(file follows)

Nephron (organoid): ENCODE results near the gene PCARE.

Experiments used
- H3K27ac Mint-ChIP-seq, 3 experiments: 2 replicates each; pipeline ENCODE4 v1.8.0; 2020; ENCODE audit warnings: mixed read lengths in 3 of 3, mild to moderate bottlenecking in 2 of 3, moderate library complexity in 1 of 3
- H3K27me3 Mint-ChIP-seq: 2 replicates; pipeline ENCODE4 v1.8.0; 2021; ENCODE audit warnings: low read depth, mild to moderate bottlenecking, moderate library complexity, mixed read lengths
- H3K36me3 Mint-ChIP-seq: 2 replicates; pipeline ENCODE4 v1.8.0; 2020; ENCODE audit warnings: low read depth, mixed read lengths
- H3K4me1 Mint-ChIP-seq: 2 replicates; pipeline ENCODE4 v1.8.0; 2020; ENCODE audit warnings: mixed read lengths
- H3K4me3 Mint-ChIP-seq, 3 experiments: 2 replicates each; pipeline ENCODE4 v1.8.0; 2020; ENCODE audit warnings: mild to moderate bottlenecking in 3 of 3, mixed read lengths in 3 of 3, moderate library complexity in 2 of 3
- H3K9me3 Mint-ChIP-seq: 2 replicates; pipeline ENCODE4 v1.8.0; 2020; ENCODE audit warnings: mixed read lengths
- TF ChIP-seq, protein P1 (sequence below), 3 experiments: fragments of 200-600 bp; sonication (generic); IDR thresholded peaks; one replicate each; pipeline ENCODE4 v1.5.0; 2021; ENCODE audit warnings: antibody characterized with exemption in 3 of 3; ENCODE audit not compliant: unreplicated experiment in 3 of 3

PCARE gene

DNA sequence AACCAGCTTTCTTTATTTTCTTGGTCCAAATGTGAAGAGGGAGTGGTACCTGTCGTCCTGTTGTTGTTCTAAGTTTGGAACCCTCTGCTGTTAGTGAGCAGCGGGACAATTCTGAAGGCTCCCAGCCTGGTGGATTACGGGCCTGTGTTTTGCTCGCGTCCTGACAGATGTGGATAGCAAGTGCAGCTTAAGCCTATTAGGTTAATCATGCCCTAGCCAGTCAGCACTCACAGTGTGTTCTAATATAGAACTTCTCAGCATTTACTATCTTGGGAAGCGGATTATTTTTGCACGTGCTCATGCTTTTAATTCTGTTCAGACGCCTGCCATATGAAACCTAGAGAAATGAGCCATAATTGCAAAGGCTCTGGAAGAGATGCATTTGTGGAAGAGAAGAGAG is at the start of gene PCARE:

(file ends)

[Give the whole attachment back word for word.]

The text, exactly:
Nephron (organoid): ENCODE results near the gene PCARE.

Experiments used
- H3K27ac Mint-ChIP-seq, 3 experiments: 2 replicates each; pipeline ENCODE4 v1.8.0; 2020; ENCODE audit warnings: mixed read lengths in 3 of 3, mild to moderate bottlenecking in 2 of 3, moderate library complexity in 1 of 3
- H3K27me3 Mint-ChIP-seq: 2 replicates; pipeline ENCODE4 v1.8.0; 2021; ENCODE audit warnings: low read depth, mild to moderate bottlenecking, moderate library complexity, mixed read lengths
- H3K36me3 Mint-ChIP-seq: 2 replicates; pipeline ENCODE4 v1.8.0; 2020; ENCODE audit warnings: low read depth, mixed read lengths
- H3K4me1 Mint-ChIP-seq: 2 replicates; pipeline ENCODE4 v1.8.0; 2020; ENCODE audit warnings: mixed read lengths
- H3K4me3 Mint-ChIP-seq, 3 experiments: 2 replicates each; pipeline ENCODE4 v1.8.0; 2020; ENCODE audit warnings: mild to moderate bottlenecking in 3 of 3, mixed read lengths in 3 of 3, moderate library complexity in 2 of 3
- H3K9me3 Mint-ChIP-seq: 2 replicates; pipeline ENCODE4 v1.8.0; 2020; ENCODE audit warnings: mixed read lengths
- TF ChIP-seq, protein P1 (sequence below), 3 experiments: fragments of 200-600 bp; sonication (generic); IDR thresholded peaks; one replicate each; pipeline ENCODE4 v1.5.0; 2021; ENCODE audit warnings: antibody characterized with exemption in 3 of 3; ENCODE audit not compliant: unreplicated experiment in 3 of 3

PCARE gene

DNA sequence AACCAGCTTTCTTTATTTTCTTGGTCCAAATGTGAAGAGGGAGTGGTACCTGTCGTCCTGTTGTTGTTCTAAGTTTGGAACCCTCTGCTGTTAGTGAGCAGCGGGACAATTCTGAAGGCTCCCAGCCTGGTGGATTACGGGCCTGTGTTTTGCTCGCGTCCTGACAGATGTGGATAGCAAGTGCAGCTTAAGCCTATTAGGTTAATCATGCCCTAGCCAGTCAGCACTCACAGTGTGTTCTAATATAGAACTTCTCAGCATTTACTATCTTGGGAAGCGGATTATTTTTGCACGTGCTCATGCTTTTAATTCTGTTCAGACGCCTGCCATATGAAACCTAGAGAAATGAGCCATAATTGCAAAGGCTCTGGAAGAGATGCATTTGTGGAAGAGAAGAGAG is at the start of gene PCARE: